Sunday, September 3, 2017

Phil Kniss: Leaving room

On the Sunday before Labor Day, drawing on lectionary texts Romans 12:9-21 and Matthew 16:21-28, pastor Phil reminds us that our labor is not for us alone, but is in the service of God and God’s purposes. Thus, we are asked to “leave room” for God to be in the midst of our plans, and allow God to set our agenda and priorities.

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Our European-American culture has an almost mythical work ethic.
Some call it the Protestant work ethic.
Call it what you will, but many of us seem to assume
that a person has a duty to achieve success
through hard work and good management and self-reliance.
In other words, if you want to get somewhere in life,
it’s up to you to make it happen.

You can be responsible, or irresponsible, as a worker.
It’s your choice.
And you reap the consequences.

Countless examples reinforce that ethic.
We know people—even people born into privilege—
who made bad choices,
were not responsible, were not industrious.
And they ended up in what could only be described as failure.

We also know people who started out with very little,
or were born into greatly disadvantaged circumstances,
but they found some internal motivation
to work hard, and sacrifice much.
And they achieved great success in life.

Sure, we admit there are counter-examples,
where hard work and sacrifice did not bring success,
or where success arrived on a silver platter, without much effort.
But we don’t focus on those.
They’re just exceptions that prove the rule.

Typically, we consider it our duty and privilege,
as Americans, as Christians, (and yes) as Mennonites,
to work hard and work smart,
in order to achieve the success that is ours for the taking.

So today, on Labor Day weekend,
I want to spend some time discovering
what scripture has to say about work and calling.
What the Gospel witness is, what the Good News is,
when it comes to the work ethic that runs so deep in our culture,
and in our Anabaptist-Mennonite tradition.

I’ll start with Paul, and move to Jesus.

Romans 12—one of my favorites.
In 34 years of sermons, I think I’ve referred to Romans 12
more than any other chapter in the New Testament.
But I can’t be accused of cherry-picking this text today,
because it’s what the lectionary called for.
Churches all over the world are reading this text today.

The lectionary texts have no connection to Labor Day.
It’s a secular holiday.
But we are reading the scriptures today aware of that context—
that our country is celebrating laborers tomorrow.
All scripture reading should be contextual—
that is reading while paying attention to what’s around us.
That’s what we’re doing today.

So, concerning work, and fulfilling obligations, and doing things,
Romans 12 is a goldmine.
There are more imperatives (commands) in this short reading,
than in any other passage I know in the Bible.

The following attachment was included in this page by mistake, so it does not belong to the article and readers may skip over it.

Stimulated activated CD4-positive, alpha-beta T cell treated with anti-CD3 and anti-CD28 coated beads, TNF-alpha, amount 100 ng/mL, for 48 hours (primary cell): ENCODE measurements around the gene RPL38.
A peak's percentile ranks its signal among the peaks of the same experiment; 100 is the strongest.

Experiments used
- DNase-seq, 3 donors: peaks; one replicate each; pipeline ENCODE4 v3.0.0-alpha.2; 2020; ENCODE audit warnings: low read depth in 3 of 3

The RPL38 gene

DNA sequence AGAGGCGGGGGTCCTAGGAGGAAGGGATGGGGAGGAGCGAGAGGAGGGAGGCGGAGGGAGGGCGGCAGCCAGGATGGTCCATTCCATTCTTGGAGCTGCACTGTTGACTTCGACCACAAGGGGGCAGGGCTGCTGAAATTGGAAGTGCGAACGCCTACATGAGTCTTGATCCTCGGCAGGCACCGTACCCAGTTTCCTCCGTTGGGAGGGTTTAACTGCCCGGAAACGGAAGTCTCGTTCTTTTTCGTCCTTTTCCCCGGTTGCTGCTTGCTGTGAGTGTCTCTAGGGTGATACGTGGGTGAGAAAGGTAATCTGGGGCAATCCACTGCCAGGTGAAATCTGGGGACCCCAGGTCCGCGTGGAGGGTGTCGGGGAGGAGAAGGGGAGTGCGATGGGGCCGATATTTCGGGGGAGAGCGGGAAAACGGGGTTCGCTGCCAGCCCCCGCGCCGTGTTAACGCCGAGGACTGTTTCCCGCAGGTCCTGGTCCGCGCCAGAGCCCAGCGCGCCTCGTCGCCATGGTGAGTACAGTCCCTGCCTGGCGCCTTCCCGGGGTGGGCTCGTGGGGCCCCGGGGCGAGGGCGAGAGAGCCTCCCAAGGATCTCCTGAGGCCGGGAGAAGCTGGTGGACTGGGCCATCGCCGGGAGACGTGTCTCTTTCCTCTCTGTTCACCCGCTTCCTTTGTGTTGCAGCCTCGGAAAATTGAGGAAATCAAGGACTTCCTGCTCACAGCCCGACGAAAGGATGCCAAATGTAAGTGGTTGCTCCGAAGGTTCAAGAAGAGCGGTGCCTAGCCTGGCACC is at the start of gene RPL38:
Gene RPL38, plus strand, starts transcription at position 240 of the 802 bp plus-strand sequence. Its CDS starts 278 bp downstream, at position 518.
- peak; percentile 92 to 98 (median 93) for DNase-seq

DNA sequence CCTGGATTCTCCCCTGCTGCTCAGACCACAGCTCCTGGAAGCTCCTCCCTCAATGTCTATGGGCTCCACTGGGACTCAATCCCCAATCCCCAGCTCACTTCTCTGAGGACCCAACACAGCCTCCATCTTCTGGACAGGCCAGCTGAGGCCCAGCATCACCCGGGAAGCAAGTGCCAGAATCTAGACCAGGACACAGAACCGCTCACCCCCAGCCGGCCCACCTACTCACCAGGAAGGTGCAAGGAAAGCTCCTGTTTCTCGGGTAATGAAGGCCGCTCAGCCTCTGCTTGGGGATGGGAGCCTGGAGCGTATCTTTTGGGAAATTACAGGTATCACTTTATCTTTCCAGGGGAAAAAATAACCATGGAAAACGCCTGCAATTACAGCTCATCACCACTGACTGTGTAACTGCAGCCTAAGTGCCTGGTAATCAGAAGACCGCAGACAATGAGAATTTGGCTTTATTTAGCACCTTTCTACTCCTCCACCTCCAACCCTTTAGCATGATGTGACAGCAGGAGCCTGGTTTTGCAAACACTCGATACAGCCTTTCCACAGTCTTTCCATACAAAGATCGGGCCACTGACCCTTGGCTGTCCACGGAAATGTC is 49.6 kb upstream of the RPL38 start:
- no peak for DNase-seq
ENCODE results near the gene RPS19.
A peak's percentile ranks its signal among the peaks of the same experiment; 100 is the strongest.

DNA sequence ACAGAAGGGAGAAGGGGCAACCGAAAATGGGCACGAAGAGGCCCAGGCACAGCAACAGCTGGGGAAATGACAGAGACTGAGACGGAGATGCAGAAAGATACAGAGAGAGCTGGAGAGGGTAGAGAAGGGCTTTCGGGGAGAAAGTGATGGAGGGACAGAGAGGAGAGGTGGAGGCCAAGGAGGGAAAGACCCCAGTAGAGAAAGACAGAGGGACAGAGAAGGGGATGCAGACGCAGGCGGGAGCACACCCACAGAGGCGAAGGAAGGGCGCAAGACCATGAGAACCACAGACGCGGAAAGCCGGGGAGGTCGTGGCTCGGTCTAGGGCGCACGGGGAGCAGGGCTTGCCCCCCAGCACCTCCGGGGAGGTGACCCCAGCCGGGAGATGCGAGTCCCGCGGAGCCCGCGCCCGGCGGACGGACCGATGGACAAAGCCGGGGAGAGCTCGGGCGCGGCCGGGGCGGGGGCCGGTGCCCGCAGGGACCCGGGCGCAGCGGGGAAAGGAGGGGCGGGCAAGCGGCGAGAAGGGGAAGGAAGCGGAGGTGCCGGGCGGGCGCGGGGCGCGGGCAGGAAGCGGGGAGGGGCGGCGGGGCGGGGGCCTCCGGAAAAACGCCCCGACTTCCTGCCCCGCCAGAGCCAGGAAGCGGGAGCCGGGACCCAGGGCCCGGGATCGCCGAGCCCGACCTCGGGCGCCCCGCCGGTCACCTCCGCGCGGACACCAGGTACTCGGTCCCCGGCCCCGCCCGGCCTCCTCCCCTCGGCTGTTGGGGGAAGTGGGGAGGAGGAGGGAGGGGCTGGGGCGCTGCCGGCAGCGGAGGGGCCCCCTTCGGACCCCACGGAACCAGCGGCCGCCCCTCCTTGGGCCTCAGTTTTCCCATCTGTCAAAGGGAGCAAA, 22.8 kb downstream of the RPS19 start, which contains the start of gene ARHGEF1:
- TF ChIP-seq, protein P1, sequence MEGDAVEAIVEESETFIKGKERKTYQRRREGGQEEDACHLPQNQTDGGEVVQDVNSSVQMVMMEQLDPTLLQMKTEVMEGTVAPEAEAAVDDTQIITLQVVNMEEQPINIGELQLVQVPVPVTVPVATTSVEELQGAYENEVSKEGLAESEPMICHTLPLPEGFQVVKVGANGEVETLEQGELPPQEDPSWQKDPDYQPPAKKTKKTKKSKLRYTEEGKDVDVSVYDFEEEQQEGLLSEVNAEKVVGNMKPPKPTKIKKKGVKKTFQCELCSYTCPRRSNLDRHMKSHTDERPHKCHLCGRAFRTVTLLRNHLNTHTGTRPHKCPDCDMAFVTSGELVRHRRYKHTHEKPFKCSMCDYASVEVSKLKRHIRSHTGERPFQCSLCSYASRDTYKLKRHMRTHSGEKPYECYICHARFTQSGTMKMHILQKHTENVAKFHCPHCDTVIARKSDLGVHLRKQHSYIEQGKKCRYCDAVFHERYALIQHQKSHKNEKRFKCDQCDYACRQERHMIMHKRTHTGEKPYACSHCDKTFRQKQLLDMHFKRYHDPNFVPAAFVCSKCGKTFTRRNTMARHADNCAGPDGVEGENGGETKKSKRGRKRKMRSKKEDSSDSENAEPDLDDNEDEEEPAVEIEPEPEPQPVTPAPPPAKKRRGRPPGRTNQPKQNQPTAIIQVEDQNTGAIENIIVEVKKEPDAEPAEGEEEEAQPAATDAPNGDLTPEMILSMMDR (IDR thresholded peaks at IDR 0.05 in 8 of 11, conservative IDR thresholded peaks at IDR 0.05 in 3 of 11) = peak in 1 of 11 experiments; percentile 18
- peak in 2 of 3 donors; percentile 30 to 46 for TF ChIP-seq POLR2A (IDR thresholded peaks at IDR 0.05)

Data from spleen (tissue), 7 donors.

This even beats out the Ten Commandments.
For it’s length, there are more than twice as many commands here.

So this must be a favorite text for people with a strong work ethic,
for people who want clear directives,
so they know what to do,
and once they finish, can check it off as done,
and feel a sense of success, of being master of the list.

One would think that . . . until you actually read them.
These commands turn out to be a problem
for someone trying to manage their lives and labor.
Those driven by a strong work ethic,
who want clear direction,
so they can control the process and outcome, and be successful,
are going to get frustrated
as soon as they put their shoulder to the wheel
of this set of commandments.

As I read down this list of commands,
I see a lot more that ask me to let go, and step back,
than ones that ask me to take hold,
or assume control, or manage the situation.

Just look at the two commands in v. 10
“Be devoted to one another in love.
Honor one another above yourselves.”
When I am devoted to someone else, in love,
that, by definition, limits how devoted I can be
to controlling the outcome and managing my agenda.
Love embraces risk, for the sake of another.
It’s the classic line, “to love someone is to let them go.”
When you “honor someone else above yourself,”
you risk the possibility that the other
may make choices you did not foresee;
you may need to modify the ideal future you mapped out.

And a command like “be patient in affliction,” v. 12,
is no recipe for quick healing of the affliction.
The need for patience may last a lifetime.
If I think my future happiness depends on
my ability to rid myself of my affliction,
I may one day be forced to let go of that illusion,
and find peace with the idea of waiting, a long time.

And v. 13, “share with those who are in need, practice hospitality.”
We don’t get to dictate what needy people do with our compassion.
Whenever we give time, money, talents, or other resources,
we must remind ourselves that these are gifts we give.
A true giver lets go, once the gift is given.

And the practice of hospitality?
There is no spiritual practice that requires
more risk, more vulnerability, more relinquishment,
than the practice of hospitality.
Make no mistake.
Hospitality is not about setting a beautiful table,
and using your entertainment skills
to create a controlled environment
and manage the perfect event.
Hospitality is opening wide your arms to the other,
it’s a posture of vulnerability.
It’s saying my door is open, my life is open.